Uterine Cancer Treatment
The uterus is a pear-shaped organ inside a woman’s lower abdomen that is responsible for growing and supporting a baby until its birth. When uterine cancer occurs, normal cells change and begin to grow out of control and form tumors. Not all tumors inside the uterus are cancer, but any growth that is not normal should be examined by a doctor.
Cancer of the uterus is also called endometrial cancer and it is the fourth most common cancer overall and the seventh most common cancer for women. Uterine cancer has a good 5-year survival rate if it’s caught early. About 95% of women with stage 1 cancer will live five years or longer. Those numbers go down significantly if the cancer is found later and has spread to other tissues or organs. Only about 17% of these women will live longer than 5 years.1
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Uterine Cancer Symptoms
Not every woman will have the same symptoms and not all of these symptoms mean that you have uterine cancer. Just remember that any changes in the way your body normally works should be checked by your doctor. Here are some of the most common symptoms of uterine cancer:
- Abnormal vaginal bleeding that’s watery and blood-streaked
- New or different spotting, drainage from the vagina or bleeding when you shouldn’t be
- Trouble urinating or painful urination
- Painful sex
- Pain in your very low belly or pelvis
There isn’t a standard screening test to monitor for uterine cancer, but your provider is more likely to find a problem if you make sure to attend all of your annual gynecologic exams and report any changes in your body early. Remember that a pap smear doesn’t test for uterine cancer.
Uterine Cancer Causes and Risk Factors
Some of the most common risk factors for uterine cancer include:
- You are older than 50 and have already gone through menopause
- You are overweight or obese
- You are white (Caucasian)
- You’ve had radiation therapy to your lower abdomen (pelvis) for another condition
- You eat a diet high in animal fats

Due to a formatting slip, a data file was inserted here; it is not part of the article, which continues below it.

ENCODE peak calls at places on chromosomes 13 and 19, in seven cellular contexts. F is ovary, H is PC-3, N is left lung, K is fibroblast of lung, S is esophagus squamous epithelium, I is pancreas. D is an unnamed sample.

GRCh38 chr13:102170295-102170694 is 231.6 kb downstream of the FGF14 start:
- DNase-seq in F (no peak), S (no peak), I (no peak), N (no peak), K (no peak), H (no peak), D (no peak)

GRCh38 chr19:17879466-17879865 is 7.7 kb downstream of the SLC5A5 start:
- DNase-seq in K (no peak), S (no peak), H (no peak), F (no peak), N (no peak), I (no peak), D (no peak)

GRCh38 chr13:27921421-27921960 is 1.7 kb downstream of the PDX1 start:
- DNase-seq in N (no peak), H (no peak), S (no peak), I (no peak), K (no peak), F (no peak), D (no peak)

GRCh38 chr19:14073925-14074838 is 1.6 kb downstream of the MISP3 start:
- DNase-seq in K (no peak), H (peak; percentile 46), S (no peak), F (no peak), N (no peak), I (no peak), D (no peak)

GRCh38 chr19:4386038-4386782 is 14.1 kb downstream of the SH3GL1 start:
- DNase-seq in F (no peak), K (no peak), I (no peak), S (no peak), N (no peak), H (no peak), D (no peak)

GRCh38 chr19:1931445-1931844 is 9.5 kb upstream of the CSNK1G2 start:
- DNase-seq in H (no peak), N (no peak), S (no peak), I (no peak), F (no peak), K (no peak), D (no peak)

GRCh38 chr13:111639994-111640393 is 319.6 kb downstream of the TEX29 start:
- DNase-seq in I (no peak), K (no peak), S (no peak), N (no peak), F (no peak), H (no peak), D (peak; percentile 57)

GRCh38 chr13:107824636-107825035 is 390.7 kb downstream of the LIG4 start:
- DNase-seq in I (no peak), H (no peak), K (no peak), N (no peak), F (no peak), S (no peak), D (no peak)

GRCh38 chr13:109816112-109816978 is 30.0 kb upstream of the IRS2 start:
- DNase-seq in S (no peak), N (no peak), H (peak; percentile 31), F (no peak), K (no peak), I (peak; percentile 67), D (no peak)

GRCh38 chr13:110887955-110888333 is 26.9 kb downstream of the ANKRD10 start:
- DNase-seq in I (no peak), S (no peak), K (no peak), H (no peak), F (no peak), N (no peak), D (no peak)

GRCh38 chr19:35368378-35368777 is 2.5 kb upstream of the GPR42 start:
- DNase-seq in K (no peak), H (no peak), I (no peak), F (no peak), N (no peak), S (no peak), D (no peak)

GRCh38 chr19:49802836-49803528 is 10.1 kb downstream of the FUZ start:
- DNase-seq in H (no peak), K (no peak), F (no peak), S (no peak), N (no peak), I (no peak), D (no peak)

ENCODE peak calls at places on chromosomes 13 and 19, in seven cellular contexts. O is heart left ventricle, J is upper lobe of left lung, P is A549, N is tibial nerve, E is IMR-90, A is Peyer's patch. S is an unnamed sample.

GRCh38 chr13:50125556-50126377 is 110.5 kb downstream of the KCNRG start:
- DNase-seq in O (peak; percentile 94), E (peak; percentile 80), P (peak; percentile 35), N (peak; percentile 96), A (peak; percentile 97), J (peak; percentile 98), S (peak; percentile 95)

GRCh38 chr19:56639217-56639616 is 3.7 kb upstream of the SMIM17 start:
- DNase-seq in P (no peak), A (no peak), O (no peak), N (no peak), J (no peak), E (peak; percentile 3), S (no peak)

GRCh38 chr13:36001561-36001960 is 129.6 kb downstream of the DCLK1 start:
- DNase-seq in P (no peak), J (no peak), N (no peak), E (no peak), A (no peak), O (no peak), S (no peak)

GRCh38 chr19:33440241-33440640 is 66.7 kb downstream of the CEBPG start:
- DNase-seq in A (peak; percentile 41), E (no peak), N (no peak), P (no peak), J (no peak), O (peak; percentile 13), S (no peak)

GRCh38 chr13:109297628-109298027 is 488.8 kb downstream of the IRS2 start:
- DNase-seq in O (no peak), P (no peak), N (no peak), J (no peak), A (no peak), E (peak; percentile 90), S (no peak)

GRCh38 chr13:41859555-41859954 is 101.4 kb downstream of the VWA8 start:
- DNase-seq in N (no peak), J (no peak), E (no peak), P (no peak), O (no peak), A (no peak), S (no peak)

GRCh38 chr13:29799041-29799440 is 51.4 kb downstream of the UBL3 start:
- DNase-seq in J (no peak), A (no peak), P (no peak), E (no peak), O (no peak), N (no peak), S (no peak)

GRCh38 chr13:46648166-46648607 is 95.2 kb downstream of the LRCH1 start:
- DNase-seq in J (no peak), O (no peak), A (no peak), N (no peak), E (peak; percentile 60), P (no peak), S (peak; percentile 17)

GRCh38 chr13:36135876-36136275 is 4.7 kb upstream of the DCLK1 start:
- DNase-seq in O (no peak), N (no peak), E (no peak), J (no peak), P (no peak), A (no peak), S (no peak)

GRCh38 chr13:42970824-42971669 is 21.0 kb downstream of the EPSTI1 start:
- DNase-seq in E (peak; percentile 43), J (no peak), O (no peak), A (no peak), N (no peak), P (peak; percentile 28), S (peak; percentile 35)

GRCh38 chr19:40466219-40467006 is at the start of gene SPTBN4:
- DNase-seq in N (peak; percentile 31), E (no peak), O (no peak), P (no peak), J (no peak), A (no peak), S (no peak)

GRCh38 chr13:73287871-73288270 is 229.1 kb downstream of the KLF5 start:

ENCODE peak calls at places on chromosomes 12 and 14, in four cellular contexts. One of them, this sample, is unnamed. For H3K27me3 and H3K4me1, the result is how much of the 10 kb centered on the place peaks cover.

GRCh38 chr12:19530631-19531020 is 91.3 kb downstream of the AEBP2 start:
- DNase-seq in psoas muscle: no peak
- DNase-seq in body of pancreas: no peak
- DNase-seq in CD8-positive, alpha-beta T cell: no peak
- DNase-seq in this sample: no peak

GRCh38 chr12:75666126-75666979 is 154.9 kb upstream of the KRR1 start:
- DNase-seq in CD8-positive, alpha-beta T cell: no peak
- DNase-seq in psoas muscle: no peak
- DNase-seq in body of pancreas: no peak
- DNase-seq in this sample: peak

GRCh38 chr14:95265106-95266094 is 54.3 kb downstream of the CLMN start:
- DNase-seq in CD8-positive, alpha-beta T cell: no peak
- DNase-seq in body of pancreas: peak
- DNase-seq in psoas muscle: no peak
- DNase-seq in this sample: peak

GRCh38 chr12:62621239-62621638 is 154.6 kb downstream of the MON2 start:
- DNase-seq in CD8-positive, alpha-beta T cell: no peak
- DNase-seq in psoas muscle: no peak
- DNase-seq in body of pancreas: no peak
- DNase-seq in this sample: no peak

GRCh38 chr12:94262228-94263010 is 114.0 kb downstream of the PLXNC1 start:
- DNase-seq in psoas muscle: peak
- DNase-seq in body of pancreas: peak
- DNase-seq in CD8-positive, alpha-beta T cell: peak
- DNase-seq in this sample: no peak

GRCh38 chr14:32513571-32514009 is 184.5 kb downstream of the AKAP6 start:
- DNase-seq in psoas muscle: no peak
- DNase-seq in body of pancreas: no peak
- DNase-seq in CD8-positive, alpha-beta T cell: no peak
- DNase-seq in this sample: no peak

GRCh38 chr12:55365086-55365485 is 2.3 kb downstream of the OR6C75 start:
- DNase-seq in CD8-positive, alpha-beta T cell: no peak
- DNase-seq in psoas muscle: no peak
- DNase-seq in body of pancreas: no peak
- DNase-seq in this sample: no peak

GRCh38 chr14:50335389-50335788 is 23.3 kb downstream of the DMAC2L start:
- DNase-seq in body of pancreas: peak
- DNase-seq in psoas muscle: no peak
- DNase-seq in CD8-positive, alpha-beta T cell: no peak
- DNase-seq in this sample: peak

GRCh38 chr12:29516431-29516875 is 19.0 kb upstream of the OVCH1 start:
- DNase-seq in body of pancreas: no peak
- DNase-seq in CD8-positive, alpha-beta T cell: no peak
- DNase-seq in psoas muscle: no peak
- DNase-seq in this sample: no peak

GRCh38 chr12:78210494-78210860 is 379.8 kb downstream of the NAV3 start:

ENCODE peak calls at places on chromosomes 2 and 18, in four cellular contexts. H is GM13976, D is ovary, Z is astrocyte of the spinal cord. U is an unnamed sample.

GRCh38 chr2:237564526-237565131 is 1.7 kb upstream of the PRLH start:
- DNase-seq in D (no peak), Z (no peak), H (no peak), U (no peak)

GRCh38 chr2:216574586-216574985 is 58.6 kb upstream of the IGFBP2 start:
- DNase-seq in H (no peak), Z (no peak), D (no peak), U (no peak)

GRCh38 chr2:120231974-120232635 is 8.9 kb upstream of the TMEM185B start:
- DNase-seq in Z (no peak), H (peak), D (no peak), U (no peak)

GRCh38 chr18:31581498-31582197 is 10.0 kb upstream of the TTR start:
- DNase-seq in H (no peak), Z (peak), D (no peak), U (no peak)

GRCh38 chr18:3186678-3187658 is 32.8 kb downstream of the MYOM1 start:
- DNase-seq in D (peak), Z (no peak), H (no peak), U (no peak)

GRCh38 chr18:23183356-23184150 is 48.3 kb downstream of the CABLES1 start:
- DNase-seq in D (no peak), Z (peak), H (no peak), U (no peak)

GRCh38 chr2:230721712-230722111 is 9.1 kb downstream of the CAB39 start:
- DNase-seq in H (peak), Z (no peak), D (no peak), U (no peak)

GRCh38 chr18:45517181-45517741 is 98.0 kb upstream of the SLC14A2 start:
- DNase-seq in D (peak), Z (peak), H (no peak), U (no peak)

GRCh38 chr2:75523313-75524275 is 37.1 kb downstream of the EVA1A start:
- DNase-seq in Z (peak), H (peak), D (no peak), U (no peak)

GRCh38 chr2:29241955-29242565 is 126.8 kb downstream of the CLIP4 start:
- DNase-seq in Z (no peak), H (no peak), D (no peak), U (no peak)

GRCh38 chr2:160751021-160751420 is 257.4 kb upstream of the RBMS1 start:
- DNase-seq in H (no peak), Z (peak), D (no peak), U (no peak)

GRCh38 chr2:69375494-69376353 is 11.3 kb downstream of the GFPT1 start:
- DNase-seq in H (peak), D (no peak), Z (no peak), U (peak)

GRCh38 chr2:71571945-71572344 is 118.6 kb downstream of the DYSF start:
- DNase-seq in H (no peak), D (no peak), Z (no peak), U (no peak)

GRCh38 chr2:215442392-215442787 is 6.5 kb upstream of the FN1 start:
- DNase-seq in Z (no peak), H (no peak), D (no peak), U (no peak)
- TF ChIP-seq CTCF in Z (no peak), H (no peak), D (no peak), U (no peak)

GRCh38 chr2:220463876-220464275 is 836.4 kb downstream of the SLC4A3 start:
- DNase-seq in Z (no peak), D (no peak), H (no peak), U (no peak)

- You have never had children
- You have a family history of colon cancer
Uterine Cancer Prevention
You can lower your risk of getting uterine cancer by controlling some of your risk factors. Not all factors can be changed (like your age or race) but some items, like keeping your blood sugar under control and even using birth control pills can lower the risk of uterine cancer.
Uterine Cancer Diagnosis
To diagnose uterine cancer, your provider will start by gathering information about your symptoms and your medical history. He or she will also perform a pelvic exam to feel the uterus and other structures inside your abdomen for anything abnormal.
If you haven’t had a pap smear, your provider will probably complete this test. Even though a pap smear doesn’t provide information about uterine cancer, it can sometimes detect other cellular changes in the reproductive organs that are helpful to know.
From here, your healthcare provider may perform X-rays or ultrasounds. An endometrial biopsyto collect tissue samples from the uterus itself for testing may also be performed. Biopsy is a very accurate way to diagnose uterine cancer, but if the test comes back normal and you still have abnormal bleeding from your vagina, your provider may want to do a dilation & curettage (D&C) to gather more tissue samples from the uterus.
Uterine Cancer Treatment
Treating uterine cancer will depend on several factors including the type of cancer you have, how advanced it is (stage), side effects of treatment, and future fertility. Common procedures to treat uterine cancer include:
- Surgery to remove the uterus and surrounding tissue (hysterectomy)
- Hormonal medications to slow the growth of the tumor
Uterine Cancer Support
Everyone will handle their cancer diagnosis in different ways. This is okay. If you complete treatment and the cancer is gone, you may still be afraid that it will return. Make sure to keep all follow-up appointments and tests your provider schedules and be sure to ask questions about your chance that the cancer could return.
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1All statistics from American Cancer Society